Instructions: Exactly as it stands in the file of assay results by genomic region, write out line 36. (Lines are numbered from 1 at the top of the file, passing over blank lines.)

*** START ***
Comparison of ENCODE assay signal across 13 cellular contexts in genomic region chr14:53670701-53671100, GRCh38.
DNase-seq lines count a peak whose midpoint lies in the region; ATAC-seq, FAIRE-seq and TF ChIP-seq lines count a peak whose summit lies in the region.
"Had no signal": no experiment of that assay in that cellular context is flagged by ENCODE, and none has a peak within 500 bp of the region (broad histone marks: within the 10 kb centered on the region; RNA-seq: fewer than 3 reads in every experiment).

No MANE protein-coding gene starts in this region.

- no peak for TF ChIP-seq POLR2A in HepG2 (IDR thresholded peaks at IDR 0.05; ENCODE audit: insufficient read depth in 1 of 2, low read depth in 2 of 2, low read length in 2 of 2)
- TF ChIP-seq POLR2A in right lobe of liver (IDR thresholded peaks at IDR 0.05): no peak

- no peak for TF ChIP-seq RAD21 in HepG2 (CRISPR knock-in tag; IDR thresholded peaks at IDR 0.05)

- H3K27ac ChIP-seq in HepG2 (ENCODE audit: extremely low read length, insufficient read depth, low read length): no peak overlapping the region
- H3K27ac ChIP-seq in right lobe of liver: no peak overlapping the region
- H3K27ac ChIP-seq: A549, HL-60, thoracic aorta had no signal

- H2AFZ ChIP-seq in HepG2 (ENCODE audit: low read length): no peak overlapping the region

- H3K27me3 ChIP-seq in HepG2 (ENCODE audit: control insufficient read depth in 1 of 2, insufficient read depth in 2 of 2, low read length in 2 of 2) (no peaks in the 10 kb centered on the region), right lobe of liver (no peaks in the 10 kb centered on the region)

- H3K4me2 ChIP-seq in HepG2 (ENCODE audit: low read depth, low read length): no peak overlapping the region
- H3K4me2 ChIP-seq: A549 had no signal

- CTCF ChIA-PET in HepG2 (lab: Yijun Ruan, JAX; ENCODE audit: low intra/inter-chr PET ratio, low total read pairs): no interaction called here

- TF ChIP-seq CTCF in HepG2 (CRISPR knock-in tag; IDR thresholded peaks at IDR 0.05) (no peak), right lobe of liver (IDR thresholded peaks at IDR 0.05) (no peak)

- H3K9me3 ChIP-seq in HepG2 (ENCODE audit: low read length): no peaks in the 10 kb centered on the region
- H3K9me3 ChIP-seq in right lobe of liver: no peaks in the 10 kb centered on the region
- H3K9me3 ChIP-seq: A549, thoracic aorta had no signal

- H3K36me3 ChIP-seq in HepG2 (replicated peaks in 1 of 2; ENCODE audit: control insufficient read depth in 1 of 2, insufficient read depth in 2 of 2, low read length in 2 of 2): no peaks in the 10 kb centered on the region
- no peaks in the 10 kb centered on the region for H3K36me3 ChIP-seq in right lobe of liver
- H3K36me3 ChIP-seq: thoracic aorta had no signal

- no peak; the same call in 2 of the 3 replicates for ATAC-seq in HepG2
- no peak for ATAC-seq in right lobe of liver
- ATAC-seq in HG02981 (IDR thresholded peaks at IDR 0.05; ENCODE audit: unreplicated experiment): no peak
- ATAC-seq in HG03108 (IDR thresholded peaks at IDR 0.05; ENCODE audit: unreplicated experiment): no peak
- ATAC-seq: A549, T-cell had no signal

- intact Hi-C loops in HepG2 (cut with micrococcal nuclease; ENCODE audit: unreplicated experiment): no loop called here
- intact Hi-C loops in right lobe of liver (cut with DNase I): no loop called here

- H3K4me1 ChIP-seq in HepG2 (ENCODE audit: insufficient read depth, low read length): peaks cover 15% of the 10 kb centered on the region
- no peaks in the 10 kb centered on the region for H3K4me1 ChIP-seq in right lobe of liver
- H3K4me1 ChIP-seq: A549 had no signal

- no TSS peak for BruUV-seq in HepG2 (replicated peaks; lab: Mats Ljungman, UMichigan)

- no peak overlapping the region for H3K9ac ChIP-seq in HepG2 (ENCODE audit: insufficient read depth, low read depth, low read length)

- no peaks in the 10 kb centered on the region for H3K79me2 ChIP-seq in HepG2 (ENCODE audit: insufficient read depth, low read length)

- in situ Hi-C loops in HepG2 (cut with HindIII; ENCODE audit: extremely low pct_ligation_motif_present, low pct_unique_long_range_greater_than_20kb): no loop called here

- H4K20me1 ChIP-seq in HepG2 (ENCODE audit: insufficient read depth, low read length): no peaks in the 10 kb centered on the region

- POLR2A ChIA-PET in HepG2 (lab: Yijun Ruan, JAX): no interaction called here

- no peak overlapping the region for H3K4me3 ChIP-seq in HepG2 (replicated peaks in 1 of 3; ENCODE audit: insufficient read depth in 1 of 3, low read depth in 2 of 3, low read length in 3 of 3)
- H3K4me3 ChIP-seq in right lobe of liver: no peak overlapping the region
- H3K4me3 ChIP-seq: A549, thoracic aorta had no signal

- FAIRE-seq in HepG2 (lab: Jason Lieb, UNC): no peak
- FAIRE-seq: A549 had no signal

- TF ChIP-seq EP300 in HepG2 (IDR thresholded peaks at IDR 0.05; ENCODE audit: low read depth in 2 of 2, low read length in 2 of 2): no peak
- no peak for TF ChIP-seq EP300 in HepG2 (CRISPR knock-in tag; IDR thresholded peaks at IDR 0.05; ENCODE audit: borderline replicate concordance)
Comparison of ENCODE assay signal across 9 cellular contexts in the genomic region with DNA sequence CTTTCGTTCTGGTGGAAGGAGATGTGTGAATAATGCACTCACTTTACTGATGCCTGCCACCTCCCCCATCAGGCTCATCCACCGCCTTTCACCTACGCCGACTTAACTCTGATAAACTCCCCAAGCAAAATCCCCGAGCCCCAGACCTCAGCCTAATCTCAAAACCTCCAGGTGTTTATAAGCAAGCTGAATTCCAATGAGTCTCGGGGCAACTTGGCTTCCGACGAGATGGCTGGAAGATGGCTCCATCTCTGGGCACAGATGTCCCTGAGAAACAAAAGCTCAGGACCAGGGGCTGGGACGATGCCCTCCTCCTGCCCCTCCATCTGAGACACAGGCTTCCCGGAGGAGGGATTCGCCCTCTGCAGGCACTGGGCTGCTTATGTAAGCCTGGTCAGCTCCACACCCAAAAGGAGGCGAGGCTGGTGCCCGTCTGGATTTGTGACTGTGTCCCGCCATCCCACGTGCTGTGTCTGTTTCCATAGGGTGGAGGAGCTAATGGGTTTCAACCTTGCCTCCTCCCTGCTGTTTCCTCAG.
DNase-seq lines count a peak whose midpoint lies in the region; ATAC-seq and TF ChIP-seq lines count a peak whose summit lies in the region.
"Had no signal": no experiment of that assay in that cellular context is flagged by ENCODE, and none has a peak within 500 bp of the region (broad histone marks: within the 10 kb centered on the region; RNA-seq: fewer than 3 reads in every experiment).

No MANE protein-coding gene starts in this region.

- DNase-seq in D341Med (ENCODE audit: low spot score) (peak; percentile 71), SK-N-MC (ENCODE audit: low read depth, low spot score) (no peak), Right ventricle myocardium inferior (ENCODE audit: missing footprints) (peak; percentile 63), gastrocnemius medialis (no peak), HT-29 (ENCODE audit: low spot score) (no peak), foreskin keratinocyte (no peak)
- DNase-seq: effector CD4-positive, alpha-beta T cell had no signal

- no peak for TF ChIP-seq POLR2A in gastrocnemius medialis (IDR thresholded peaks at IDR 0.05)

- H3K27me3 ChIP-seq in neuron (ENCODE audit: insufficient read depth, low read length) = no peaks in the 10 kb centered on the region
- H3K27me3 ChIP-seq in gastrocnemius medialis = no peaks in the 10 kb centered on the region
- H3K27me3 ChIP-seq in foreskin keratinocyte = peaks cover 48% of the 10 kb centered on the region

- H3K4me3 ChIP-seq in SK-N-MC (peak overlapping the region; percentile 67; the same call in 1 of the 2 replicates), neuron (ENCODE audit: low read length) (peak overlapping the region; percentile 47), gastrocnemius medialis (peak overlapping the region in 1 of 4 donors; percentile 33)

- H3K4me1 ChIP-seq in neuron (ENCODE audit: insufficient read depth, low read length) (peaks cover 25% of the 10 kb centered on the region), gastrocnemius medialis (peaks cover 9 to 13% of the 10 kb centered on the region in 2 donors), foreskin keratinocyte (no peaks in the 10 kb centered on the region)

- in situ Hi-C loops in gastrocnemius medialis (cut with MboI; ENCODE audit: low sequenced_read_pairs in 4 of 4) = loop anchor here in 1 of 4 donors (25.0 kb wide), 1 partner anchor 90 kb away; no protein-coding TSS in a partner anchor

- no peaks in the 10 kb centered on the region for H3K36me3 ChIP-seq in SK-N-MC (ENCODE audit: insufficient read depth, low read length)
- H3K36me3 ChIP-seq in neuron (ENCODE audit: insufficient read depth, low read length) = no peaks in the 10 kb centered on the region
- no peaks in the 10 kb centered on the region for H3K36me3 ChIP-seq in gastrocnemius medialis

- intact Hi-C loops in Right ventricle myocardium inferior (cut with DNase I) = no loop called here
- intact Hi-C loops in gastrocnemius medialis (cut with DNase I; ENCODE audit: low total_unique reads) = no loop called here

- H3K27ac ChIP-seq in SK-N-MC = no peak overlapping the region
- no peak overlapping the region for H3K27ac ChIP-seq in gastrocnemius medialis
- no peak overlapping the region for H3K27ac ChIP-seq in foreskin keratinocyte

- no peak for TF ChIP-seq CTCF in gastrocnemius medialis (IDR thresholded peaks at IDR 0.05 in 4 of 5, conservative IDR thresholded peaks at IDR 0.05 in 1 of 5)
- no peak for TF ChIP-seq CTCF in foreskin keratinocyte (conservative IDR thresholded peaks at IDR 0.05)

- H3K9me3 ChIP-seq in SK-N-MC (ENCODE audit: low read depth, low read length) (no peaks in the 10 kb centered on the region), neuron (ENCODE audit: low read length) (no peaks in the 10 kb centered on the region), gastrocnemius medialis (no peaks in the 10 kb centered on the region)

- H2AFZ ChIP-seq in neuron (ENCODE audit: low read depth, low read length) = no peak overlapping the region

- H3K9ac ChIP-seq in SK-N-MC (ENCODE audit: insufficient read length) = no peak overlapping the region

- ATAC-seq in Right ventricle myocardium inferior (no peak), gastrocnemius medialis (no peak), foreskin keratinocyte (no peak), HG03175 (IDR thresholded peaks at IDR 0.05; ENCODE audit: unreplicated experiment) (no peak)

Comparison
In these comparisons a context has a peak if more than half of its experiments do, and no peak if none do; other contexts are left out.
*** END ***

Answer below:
- in situ Hi-C loops in HepG2 (cut with HindIII; ENCODE audit: extremely low pct_ligation_motif_present, low pct_unique_long_range_greater_than_20kb): no loop called here